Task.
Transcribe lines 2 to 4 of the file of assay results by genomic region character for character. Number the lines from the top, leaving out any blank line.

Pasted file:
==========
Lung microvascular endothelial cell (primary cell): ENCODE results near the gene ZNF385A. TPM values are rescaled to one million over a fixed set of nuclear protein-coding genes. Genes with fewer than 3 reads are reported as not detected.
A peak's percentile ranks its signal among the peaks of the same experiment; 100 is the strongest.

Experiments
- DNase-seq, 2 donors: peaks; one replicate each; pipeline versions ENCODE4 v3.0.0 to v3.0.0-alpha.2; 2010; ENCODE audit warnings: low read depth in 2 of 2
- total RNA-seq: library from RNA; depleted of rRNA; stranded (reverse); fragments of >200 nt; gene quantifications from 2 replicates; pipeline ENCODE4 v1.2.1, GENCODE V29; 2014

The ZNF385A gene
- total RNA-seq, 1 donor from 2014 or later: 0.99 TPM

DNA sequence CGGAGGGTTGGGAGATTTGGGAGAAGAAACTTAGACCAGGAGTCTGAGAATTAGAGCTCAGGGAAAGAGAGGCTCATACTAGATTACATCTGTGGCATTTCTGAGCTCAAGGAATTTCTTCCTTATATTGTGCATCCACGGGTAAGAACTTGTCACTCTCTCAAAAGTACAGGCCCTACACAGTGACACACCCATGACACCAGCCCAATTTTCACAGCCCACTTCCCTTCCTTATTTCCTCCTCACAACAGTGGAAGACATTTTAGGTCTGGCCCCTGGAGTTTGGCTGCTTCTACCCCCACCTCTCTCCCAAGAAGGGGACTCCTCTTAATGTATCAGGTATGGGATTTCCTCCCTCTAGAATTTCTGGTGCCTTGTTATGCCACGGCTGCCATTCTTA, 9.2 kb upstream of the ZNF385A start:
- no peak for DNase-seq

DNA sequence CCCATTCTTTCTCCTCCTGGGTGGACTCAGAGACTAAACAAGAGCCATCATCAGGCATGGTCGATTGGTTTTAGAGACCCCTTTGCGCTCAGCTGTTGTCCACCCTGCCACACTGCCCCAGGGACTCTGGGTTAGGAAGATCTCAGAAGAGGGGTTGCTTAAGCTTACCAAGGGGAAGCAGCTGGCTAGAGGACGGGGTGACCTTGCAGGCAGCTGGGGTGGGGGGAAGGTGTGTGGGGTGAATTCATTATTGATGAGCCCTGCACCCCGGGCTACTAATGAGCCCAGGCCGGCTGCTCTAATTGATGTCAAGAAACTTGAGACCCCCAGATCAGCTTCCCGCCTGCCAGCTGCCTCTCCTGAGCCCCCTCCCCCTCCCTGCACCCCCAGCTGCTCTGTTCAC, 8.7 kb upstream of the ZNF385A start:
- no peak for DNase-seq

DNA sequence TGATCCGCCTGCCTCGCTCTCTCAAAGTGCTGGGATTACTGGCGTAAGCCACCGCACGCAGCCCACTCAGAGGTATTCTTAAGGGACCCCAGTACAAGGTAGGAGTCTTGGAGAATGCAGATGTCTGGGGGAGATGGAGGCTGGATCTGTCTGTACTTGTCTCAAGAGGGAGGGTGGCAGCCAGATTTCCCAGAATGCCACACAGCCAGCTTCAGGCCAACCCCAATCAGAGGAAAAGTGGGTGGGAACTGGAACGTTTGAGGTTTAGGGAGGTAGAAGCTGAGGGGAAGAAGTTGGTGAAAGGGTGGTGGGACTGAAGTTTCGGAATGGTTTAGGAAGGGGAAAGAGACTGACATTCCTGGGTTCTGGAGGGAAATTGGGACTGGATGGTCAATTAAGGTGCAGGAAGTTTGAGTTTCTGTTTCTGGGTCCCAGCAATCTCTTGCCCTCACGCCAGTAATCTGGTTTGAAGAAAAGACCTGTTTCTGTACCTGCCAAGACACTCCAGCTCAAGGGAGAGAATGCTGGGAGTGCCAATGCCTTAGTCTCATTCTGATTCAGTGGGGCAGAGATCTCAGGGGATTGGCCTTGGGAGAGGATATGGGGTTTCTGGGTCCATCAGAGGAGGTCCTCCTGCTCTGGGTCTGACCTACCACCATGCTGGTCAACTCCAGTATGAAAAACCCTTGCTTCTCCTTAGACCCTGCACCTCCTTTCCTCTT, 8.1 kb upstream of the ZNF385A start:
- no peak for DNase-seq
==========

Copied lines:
A peak's percentile ranks its signal among the peaks of the same experiment; 100 is the strongest.

Experiments
- DNase-seq, 2 donors: peaks; one replicate each; pipeline versions ENCODE4 v3.0.0 to v3.0.0-alpha.2; 2010; ENCODE audit warnings: low read depth in 2 of 2